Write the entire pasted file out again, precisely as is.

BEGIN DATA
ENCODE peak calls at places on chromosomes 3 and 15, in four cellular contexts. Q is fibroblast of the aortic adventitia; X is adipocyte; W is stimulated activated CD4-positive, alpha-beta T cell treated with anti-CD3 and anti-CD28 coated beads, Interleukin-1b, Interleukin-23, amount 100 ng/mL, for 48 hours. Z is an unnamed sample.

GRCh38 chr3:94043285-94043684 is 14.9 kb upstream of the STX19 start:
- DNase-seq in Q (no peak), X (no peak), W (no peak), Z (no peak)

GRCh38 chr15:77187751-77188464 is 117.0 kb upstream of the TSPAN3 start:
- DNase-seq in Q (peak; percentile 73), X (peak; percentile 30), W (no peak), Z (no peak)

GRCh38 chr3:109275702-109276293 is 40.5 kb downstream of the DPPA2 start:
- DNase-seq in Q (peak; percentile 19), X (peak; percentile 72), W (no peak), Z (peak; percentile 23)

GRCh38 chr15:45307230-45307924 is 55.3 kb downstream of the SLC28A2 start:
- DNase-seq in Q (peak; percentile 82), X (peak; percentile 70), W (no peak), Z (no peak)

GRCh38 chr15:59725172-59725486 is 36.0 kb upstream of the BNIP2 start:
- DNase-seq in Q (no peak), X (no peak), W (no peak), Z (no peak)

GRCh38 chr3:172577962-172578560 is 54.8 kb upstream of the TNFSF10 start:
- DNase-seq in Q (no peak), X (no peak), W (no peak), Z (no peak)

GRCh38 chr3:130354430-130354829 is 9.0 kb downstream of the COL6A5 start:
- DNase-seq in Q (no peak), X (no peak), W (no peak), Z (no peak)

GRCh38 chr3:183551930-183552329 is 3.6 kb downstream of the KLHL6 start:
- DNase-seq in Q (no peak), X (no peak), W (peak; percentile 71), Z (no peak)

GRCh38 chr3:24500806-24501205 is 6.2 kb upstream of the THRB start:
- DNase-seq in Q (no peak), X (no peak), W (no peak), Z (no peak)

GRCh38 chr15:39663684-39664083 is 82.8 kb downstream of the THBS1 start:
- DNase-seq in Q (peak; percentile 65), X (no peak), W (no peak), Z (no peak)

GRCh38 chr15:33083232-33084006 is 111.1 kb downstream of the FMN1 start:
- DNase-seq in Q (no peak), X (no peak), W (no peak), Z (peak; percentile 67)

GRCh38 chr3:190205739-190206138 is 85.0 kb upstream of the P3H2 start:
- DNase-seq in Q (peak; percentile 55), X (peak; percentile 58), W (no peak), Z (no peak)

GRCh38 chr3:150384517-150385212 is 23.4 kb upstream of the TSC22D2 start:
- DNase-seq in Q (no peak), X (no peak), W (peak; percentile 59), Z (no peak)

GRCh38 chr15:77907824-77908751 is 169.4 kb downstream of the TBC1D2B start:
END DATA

ENCODE peak calls at places on chromosomes 3 and 15, in four cellular contexts. Q is fibroblast of the aortic adventitia; X is adipocyte; W is stimulated activated CD4-positive, alpha-beta T cell treated with anti-CD3 and anti-CD28 coated beads, Interleukin-1b, Interleukin-23, amount 100 ng/mL, for 48 hours. Z is an unnamed sample.

GRCh38 chr3:94043285-94043684 is 14.9 kb upstream of the STX19 start:
- DNase-seq in Q (no peak), X (no peak), W (no peak), Z (no peak)

GRCh38 chr15:77187751-77188464 is 117.0 kb upstream of the TSPAN3 start:
- DNase-seq in Q (peak; percentile 73), X (peak; percentile 30), W (no peak), Z (no peak)

GRCh38 chr3:109275702-109276293 is 40.5 kb downstream of the DPPA2 start:
- DNase-seq in Q (peak; percentile 19), X (peak; percentile 72), W (no peak), Z (peak; percentile 23)

GRCh38 chr15:45307230-45307924 is 55.3 kb downstream of the SLC28A2 start:
- DNase-seq in Q (peak; percentile 82), X (peak; percentile 70), W (no peak), Z (no peak)

GRCh38 chr15:59725172-59725486 is 36.0 kb upstream of the BNIP2 start:
- DNase-seq in Q (no peak), X (no peak), W (no peak), Z (no peak)

GRCh38 chr3:172577962-172578560 is 54.8 kb upstream of the TNFSF10 start:
- DNase-seq in Q (no peak), X (no peak), W (no peak), Z (no peak)

GRCh38 chr3:130354430-130354829 is 9.0 kb downstream of the COL6A5 start:
- DNase-seq in Q (no peak), X (no peak), W (no peak), Z (no peak)

GRCh38 chr3:183551930-183552329 is 3.6 kb downstream of the KLHL6 start:
- DNase-seq in Q (no peak), X (no peak), W (peak; percentile 71), Z (no peak)

GRCh38 chr3:24500806-24501205 is 6.2 kb upstream of the THRB start:
- DNase-seq in Q (no peak), X (no peak), W (no peak), Z (no peak)

GRCh38 chr15:39663684-39664083 is 82.8 kb downstream of the THBS1 start:
- DNase-seq in Q (peak; percentile 65), X (no peak), W (no peak), Z (no peak)

GRCh38 chr15:33083232-33084006 is 111.1 kb downstream of the FMN1 start:
- DNase-seq in Q (no peak), X (no peak), W (no peak), Z (peak; percentile 67)

GRCh38 chr3:190205739-190206138 is 85.0 kb upstream of the P3H2 start:
- DNase-seq in Q (peak; percentile 55), X (peak; percentile 58), W (no peak), Z (no peak)

GRCh38 chr3:150384517-150385212 is 23.4 kb upstream of the TSC22D2 start:
- DNase-seq in Q (no peak), X (no peak), W (peak; percentile 59), Z (no peak)

GRCh38 chr15:77907824-77908751 is 169.4 kb downstream of the TBC1D2B start: